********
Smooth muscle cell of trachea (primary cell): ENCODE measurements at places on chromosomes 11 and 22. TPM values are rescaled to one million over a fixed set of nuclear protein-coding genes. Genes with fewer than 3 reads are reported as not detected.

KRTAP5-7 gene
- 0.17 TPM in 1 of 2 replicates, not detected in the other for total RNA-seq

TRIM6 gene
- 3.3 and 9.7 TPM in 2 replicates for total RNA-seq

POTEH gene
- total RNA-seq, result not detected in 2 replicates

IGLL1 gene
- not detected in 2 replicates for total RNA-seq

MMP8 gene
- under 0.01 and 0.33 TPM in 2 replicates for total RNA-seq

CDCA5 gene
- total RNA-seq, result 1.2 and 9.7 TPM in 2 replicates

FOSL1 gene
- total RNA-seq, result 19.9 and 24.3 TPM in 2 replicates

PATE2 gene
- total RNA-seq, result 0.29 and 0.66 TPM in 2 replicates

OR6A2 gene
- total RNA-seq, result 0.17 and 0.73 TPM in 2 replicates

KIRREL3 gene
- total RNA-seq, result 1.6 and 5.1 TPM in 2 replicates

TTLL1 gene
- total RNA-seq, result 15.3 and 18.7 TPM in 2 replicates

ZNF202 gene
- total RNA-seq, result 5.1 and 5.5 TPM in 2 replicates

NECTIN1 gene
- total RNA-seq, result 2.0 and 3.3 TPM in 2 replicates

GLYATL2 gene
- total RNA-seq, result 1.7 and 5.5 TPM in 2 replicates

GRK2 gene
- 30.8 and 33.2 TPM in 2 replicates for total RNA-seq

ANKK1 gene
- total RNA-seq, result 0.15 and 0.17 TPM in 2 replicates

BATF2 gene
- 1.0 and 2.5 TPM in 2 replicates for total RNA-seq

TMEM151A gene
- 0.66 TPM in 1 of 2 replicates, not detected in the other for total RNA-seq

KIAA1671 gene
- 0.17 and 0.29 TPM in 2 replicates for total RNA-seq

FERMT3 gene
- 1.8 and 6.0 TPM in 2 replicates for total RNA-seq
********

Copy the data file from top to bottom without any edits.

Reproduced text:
Smooth muscle cell of trachea (primary cell): ENCODE measurements at places on chromosomes 11 and 22. TPM values are rescaled to one million over a fixed set of nuclear protein-coding genes. Genes with fewer than 3 reads are reported as not detected.

KRTAP5-7 gene
- 0.17 TPM in 1 of 2 replicates, not detected in the other for total RNA-seq

TRIM6 gene
- 3.3 and 9.7 TPM in 2 replicates for total RNA-seq

POTEH gene
- total RNA-seq, result not detected in 2 replicates

IGLL1 gene
- not detected in 2 replicates for total RNA-seq

MMP8 gene
- under 0.01 and 0.33 TPM in 2 replicates for total RNA-seq

CDCA5 gene
- total RNA-seq, result 1.2 and 9.7 TPM in 2 replicates

FOSL1 gene
- total RNA-seq, result 19.9 and 24.3 TPM in 2 replicates

PATE2 gene
- total RNA-seq, result 0.29 and 0.66 TPM in 2 replicates

OR6A2 gene
- total RNA-seq, result 0.17 and 0.73 TPM in 2 replicates

KIRREL3 gene
- total RNA-seq, result 1.6 and 5.1 TPM in 2 replicates

TTLL1 gene
- total RNA-seq, result 15.3 and 18.7 TPM in 2 replicates

ZNF202 gene
- total RNA-seq, result 5.1 and 5.5 TPM in 2 replicates

NECTIN1 gene
- total RNA-seq, result 2.0 and 3.3 TPM in 2 replicates

GLYATL2 gene
- total RNA-seq, result 1.7 and 5.5 TPM in 2 replicates

GRK2 gene
- 30.8 and 33.2 TPM in 2 replicates for total RNA-seq

ANKK1 gene
- total RNA-seq, result 0.15 and 0.17 TPM in 2 replicates

BATF2 gene
- 1.0 and 2.5 TPM in 2 replicates for total RNA-seq

TMEM151A gene
- 0.66 TPM in 1 of 2 replicates, not detected in the other for total RNA-seq

KIAA1671 gene
- 0.17 and 0.29 TPM in 2 replicates for total RNA-seq

FERMT3 gene
- 1.8 and 6.0 TPM in 2 replicates for total RNA-seq